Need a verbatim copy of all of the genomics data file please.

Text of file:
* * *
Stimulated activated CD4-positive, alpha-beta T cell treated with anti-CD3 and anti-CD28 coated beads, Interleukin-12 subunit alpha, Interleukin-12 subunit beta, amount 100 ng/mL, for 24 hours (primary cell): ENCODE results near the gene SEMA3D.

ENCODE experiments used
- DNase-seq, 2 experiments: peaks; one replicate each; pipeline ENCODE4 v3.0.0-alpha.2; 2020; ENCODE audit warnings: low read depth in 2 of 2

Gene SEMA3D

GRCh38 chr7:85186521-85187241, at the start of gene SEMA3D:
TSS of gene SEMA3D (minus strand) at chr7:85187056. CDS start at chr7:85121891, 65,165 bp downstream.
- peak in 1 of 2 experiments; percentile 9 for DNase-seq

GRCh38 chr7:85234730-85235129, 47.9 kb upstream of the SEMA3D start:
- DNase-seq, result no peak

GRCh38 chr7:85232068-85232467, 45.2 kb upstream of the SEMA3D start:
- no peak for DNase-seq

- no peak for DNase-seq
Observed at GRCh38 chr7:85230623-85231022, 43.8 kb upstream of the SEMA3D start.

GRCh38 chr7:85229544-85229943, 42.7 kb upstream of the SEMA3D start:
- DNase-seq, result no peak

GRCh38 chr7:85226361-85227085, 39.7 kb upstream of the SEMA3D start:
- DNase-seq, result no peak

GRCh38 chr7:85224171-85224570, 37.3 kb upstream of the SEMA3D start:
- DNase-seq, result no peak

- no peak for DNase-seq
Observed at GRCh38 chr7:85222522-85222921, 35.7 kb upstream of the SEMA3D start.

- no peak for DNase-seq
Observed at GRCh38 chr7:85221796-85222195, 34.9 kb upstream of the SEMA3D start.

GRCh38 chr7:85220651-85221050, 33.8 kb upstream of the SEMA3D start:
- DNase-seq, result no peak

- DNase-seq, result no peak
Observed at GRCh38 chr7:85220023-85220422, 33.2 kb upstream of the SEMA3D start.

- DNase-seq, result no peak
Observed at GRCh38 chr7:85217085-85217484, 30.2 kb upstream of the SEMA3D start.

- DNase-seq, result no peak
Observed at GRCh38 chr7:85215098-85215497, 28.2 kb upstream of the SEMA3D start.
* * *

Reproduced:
Stimulated activated CD4-positive, alpha-beta T cell treated with anti-CD3 and anti-CD28 coated beads, Interleukin-12 subunit alpha, Interleukin-12 subunit beta, amount 100 ng/mL, for 24 hours (primary cell): ENCODE results near the gene SEMA3D.

ENCODE experiments used
- DNase-seq, 2 experiments: peaks; one replicate each; pipeline ENCODE4 v3.0.0-alpha.2; 2020; ENCODE audit warnings: low read depth in 2 of 2

Gene SEMA3D

GRCh38 chr7:85186521-85187241, at the start of gene SEMA3D:
TSS of gene SEMA3D (minus strand) at chr7:85187056. CDS start at chr7:85121891, 65,165 bp downstream.
- peak in 1 of 2 experiments; percentile 9 for DNase-seq

GRCh38 chr7:85234730-85235129, 47.9 kb upstream of the SEMA3D start:
- DNase-seq, result no peak

GRCh38 chr7:85232068-85232467, 45.2 kb upstream of the SEMA3D start:
- no peak for DNase-seq

- no peak for DNase-seq
Observed at GRCh38 chr7:85230623-85231022, 43.8 kb upstream of the SEMA3D start.

GRCh38 chr7:85229544-85229943, 42.7 kb upstream of the SEMA3D start:
- DNase-seq, result no peak

GRCh38 chr7:85226361-85227085, 39.7 kb upstream of the SEMA3D start:
- DNase-seq, result no peak

GRCh38 chr7:85224171-85224570, 37.3 kb upstream of the SEMA3D start:
- DNase-seq, result no peak

- no peak for DNase-seq
Observed at GRCh38 chr7:85222522-85222921, 35.7 kb upstream of the SEMA3D start.

- no peak for DNase-seq
Observed at GRCh38 chr7:85221796-85222195, 34.9 kb upstream of the SEMA3D start.

GRCh38 chr7:85220651-85221050, 33.8 kb upstream of the SEMA3D start:
- DNase-seq, result no peak

- DNase-seq, result no peak
Observed at GRCh38 chr7:85220023-85220422, 33.2 kb upstream of the SEMA3D start.

- DNase-seq, result no peak
Observed at GRCh38 chr7:85217085-85217484, 30.2 kb upstream of the SEMA3D start.

- DNase-seq, result no peak
Observed at GRCh38 chr7:85215098-85215497, 28.2 kb upstream of the SEMA3D start.